The Future of Food
— Oslo Innovation Week

What does future food look like? Oslo Innovation Week and Food Studio invited guests to share a meal served by Food Evolution in the bakehouse at Losæter on 26.september.

The guests arrived and first gathered outside down by the henhouse, where the chef Magnus Morveto from Food Evolution served a warming bone broth with meat and herbs. Some ate without asking, others more nervously built up the courage to ask, anticipating they were being served obscure insects of some sort.

After a guided tour of the field by Cecilie Dawes, the guests were invited inside to a set table in the bakehouse. Each individual finding their place by looking for their name written on an autumn-coloured leaf.  

Magnus soon introduced the meal, explaining how the future of food, to him, is already here. He collaborates with local Norwegian farms and producers to create delicious dishes with a seasonal variety. The menu consisted of a milking-cow, using the whole animal to various dishes. Beans, the protein of the future, in a dish using 7 different beans cooked in 3 ways with spinach emulsion. “Basic vegetables” – with this fermented dish communicating that every single person should be able to pick up a bag of vegetables a week for free.  Sourdough bread and green pea hummus – a variation of the classic hummus, using locally available ingredients. Apple crumble with “grains of the future” – buckwheat and amaranth.

Anne Beate Hovind then told us about the bakehouse and how the design by Flatbread Society is inspired by a Norwegian rescue vessel. The vessel is a symbol of how future food is dependent on taking care of diversity and cultural traditions, as well as the skills and knowledge of farmers and bakers.

Innovation is often associated with technological advancements and robotization, and connected with a fear that we as humans cannot keep up with that which we are creating. Within food, innovation then becomes highly dehumanized and denaturalized. We believe there is an alternative to that development, one which we have only seen the start of at Losæter and other community-based initiatives. The rapid growth of community supported agriculture and urban farming in Norway is another example of that.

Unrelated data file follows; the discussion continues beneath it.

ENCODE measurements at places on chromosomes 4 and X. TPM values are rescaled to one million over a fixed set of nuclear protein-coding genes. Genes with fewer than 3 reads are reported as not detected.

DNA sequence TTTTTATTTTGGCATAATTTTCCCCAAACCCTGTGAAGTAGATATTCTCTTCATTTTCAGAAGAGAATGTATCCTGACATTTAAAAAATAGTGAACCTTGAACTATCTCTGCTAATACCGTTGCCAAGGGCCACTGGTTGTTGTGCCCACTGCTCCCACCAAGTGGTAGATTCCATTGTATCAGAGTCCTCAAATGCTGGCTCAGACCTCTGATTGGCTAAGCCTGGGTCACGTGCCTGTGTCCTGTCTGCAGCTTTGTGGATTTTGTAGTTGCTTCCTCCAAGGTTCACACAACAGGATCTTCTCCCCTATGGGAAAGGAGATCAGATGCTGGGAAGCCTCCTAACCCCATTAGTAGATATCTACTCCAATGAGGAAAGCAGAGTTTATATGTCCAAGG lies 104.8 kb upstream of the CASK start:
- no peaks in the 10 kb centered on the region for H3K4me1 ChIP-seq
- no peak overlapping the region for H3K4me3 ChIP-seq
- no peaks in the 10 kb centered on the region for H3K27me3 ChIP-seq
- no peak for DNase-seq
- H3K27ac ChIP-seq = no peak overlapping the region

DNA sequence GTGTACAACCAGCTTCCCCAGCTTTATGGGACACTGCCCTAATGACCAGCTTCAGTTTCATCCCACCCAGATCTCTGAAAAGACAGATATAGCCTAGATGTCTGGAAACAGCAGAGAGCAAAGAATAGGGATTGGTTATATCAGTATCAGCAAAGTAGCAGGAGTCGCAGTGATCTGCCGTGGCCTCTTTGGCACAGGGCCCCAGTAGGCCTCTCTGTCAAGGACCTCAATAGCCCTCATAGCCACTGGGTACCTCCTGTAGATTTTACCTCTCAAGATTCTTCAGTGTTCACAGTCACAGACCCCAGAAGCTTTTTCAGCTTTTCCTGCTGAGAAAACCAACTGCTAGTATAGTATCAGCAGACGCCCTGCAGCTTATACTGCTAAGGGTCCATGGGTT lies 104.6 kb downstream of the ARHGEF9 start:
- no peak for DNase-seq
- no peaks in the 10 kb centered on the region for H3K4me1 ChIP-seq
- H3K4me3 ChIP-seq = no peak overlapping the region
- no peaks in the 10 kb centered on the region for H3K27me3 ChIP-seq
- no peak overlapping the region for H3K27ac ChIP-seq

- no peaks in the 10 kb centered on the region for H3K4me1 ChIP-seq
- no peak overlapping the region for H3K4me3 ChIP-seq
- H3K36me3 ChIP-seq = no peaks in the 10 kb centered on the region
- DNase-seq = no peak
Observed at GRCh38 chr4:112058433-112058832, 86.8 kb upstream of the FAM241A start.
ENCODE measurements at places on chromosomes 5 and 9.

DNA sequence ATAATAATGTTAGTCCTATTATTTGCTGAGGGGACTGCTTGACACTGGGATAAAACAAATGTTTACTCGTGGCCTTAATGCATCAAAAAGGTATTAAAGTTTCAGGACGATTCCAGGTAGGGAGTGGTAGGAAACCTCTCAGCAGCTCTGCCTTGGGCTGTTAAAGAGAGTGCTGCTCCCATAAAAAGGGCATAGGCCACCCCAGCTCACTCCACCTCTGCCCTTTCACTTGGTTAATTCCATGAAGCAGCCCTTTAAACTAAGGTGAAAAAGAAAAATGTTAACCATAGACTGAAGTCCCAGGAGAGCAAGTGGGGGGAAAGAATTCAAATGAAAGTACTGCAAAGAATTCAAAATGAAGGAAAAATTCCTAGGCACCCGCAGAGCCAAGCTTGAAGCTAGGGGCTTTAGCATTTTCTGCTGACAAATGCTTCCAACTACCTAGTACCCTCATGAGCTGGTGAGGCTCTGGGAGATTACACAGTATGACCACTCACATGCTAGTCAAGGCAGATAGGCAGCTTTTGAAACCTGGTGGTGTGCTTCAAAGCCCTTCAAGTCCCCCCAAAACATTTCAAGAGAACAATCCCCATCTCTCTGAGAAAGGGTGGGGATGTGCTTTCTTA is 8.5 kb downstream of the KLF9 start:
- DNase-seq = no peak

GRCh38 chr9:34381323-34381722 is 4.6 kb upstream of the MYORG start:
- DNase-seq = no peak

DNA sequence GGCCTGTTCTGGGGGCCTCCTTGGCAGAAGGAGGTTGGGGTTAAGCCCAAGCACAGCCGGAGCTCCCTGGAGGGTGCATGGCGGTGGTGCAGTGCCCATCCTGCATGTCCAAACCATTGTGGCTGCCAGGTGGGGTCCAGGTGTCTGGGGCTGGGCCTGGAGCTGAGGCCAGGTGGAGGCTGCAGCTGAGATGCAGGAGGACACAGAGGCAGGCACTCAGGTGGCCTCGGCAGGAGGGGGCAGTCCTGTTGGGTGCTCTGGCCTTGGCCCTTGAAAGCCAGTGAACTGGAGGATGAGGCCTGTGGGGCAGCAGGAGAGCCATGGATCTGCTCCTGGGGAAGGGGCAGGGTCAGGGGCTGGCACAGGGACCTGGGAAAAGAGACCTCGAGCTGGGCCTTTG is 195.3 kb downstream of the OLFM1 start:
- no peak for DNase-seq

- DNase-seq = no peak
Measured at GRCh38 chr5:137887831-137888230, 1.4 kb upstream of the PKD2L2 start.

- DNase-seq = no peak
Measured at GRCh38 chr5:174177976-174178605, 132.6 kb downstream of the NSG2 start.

At Losæter everyone is invited to join wednesday dinners, harvesting, making and dining together in the midst of central Oslo´s perhaps most rapidly developing area. In the future, us humans do not only need the right amount of nutrition, nutritional value increases with food experiences and the processes of making and consuming.

The transformation of Losæter from dead concrete to a fertile field in the midst of a city is one of the most powerful and beautiful examples of possible positive change. By building fertile soil we are actually binding Co2 back into the soil. That´s something to chew on.

Thank you to OIW and to everyone who joined us for this unforgettable evening. To all our wonderful, hardworking and passionate partners: Losæterforeninga, Janne and Linda at Hengsenga at Bygdøy who provided the gorgeous apples, Fokhol gård for providing meat and vegetables to Food Evolution, Herbanists for the herbs for the water and for giving us a helping hand during preparations.

Words by Rita Paltiel and Cecilie Dawes

Photography by Jo Straube